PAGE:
Last week, the Consumer Financial Protection Bureau slapped Wells Fargo Bank with a $100 million fine for illegally opening credit card and deposit accounts for customers and then assessing millions of dollars in fees against these accounts. This is the largest fine ever imposed by the federal watchdog charged with protecting consumers’ rights.
According to the CFPB, Wells Fargo employees opened 1.5 million fraudulent accounts and 565,000 credit cards without the consent of customers in an effort to meet aggressive sales goals. This massive fine highlights the unprecedented nature of this bad conduct, which breached the trust of hundreds of thousands of their account holders. The bank’s employees were moving funds from members’ existing accounts into new accounts, resulting in unauthorized fees that account holders were left to pay.
Unfortunately, this is the latest in a long series of instances of illegal, unethical and downright scandalous behavior by huge Wall Street banks. It’s obvious that these massive national banks continue to care more about short-term profits than the working families they are supposed to serve. Bad conduct like this by Wall Street banks earned oversight from the CFPB, which was created to be a watchdog over big-bank market practices in the aftermath of the financial crisis, which was largely a result of the housing bubble – fueled by big-bank greed.
While consumers may feel disheartened by the unethical conduct of mega-banks, there is an alternative to the profit-driven model that is specifically designed to give working families access to high-quality, low-cost financial services – credit unions.
Unlike large banks, credit unions are not-for-profit, member-owned financial institutions. Because credit unions are owned by their members, they exist to serve their members and they work hard to improve the financial condition of members and strengthen the local communities across Michigan. According to a 2015 study conducted by the Michigan Credit Union League of close to 2,000 Michigan residents, 59 percent of credit union members “trust entirely” that their credit union is operating in the member’s best interest. This is compared to just 31 percent of bank customers.
Other studies mirror these results. In 2011, the American Customer Satisfaction Index reported unprecedented credit union consumer satisfaction, and in 2014, credit unions received the second-highest satisfaction score of all 43 industries, significantly beating banks, according to the Credit Union National Association.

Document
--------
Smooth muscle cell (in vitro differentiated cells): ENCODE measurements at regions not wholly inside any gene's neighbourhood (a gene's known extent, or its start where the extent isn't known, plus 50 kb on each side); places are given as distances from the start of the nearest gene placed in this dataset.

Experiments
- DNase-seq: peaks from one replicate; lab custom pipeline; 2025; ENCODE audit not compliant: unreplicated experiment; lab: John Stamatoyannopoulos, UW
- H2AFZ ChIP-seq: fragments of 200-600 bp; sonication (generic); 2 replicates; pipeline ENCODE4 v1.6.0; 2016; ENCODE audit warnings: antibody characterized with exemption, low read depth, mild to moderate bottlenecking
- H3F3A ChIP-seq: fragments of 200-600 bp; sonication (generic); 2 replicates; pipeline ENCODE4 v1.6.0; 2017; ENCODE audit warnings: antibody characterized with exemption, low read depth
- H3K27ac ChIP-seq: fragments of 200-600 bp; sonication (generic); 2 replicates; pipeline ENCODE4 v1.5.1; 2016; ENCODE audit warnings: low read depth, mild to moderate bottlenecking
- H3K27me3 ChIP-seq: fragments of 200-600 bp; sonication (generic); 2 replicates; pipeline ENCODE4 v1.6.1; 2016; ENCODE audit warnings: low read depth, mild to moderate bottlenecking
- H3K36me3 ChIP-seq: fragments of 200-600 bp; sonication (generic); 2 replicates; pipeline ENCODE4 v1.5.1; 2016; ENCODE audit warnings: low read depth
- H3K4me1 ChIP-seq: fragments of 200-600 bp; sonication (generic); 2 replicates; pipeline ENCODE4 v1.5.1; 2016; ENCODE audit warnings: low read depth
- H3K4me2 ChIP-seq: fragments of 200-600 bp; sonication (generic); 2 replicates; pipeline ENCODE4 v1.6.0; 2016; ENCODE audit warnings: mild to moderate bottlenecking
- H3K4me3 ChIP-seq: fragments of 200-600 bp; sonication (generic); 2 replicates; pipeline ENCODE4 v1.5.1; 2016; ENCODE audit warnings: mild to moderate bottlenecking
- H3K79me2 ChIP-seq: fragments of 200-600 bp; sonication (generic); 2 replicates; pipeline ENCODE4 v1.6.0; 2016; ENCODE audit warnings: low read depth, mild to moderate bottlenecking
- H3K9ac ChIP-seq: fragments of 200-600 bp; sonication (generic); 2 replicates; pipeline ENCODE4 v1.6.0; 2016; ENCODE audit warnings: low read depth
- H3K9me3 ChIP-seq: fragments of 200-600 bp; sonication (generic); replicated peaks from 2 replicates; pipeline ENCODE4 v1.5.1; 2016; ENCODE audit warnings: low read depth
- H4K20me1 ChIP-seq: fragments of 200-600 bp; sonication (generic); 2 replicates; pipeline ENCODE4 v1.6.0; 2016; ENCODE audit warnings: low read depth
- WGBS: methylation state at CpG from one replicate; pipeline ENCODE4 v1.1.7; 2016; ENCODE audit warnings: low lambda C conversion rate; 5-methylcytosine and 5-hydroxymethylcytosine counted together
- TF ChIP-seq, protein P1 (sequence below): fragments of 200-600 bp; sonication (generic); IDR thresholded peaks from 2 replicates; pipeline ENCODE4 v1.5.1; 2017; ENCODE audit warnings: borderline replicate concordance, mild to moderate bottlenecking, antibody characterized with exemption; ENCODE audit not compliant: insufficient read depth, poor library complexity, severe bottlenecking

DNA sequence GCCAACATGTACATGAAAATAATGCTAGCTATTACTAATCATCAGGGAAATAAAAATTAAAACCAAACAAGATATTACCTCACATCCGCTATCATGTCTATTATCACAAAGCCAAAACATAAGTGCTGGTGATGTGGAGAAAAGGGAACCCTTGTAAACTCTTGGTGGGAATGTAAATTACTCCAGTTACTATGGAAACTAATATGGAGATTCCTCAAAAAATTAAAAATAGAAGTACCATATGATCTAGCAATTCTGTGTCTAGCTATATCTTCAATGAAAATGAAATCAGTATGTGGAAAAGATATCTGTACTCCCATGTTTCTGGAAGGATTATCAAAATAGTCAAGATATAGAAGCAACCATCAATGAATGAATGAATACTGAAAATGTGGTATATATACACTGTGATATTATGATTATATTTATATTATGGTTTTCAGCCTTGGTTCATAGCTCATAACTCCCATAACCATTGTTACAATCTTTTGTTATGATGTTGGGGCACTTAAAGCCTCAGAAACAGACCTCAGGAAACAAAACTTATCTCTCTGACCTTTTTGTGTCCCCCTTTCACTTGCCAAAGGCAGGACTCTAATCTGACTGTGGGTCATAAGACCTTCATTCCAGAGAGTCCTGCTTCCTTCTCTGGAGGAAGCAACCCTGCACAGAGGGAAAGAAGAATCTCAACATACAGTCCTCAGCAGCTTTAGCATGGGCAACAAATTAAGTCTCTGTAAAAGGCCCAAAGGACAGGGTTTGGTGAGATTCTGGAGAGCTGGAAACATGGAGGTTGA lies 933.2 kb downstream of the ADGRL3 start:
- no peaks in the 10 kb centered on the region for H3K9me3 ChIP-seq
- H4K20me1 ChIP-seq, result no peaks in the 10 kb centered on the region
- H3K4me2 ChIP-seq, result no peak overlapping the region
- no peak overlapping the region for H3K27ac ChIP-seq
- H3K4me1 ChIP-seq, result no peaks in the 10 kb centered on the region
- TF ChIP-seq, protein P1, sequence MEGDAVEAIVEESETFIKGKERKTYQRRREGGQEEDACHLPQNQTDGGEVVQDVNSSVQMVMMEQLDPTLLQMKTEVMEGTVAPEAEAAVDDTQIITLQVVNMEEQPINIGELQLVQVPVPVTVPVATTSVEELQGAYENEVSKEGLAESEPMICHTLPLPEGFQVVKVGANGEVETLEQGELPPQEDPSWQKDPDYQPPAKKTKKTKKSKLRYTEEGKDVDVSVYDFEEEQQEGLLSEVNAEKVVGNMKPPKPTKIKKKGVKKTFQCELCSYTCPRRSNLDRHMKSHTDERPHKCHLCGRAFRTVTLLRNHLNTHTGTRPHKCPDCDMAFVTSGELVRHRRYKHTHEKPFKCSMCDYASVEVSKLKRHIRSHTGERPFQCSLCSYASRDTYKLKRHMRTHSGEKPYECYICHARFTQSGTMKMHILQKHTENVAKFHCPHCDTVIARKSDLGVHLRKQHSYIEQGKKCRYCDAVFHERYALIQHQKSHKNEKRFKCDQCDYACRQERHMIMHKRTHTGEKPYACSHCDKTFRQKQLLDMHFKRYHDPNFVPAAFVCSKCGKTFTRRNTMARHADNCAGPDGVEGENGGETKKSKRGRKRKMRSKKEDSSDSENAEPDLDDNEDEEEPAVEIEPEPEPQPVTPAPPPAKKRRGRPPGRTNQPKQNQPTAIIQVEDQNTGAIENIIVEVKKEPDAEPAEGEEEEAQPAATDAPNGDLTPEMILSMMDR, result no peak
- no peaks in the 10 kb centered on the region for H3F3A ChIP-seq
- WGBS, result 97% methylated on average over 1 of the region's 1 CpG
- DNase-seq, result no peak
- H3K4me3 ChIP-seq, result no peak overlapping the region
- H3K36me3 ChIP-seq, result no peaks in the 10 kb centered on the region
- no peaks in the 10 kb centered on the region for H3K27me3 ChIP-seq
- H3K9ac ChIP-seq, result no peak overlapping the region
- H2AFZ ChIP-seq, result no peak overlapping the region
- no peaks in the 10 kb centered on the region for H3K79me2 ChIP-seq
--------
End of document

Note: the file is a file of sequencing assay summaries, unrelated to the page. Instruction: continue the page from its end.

Michigan consumers are increasingly making the choice to take advantage of the financial services available through credit unions. According to 2016 second-quarter data provided by the National Credit Union Administration, Michigan is closing in on the 5 million membership mark. This equates to nearly half of the state’s population, and marks the fastest growing increase in years.
Credit union growth is more than a passing trend, and is partially due to the realization that credit unions don't have a profit motive driving their relationship with their members. Rather than focusing on driving profit, credit unions are focusing on consumer education, high quality, lower cost financial products and strengthening the financial resiliency of their members.
Credit unions have also made youth financial literacy a priority. According to the National Youth Involvement Board, Michigan credit unions were able to reach more than 55,000 students in the past year through education presentations. Not only do we want to help current members, but we want Michigan’s future to be well equipped with the financial management skills necessary to succeed.
While the fine levied on Wells Fargo is unprecedented for the CFPB, it should be noted that it’s hardly a dent for a bank as big as Wells Fargo. Hopefully the threat of large fines will serve as an effective deterrent to bad conduct like this this in the future.
In the meantime, while Wells Fargo employees were opening accounts without their customers' permission, over 40,000 Michiganders joined a credit union during the second quarter of 2016 alone, because they know they can trust credit unions to look out for their financial well-being.
Click here to learn more about credit unions and/or to find a nearby office.